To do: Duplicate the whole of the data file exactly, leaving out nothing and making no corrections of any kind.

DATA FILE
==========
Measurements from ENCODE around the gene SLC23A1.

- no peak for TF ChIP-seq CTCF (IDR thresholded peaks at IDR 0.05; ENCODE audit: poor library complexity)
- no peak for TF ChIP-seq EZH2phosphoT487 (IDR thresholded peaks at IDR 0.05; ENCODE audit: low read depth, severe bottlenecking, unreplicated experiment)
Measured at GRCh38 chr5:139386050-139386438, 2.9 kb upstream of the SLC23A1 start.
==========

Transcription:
Measurements from ENCODE around the gene SLC23A1.

- no peak for TF ChIP-seq CTCF (IDR thresholded peaks at IDR 0.05; ENCODE audit: poor library complexity)
- no peak for TF ChIP-seq EZH2phosphoT487 (IDR thresholded peaks at IDR 0.05; ENCODE audit: low read depth, severe bottlenecking, unreplicated experiment)
Measured at GRCh38 chr5:139386050-139386438, 2.9 kb upstream of the SLC23A1 start.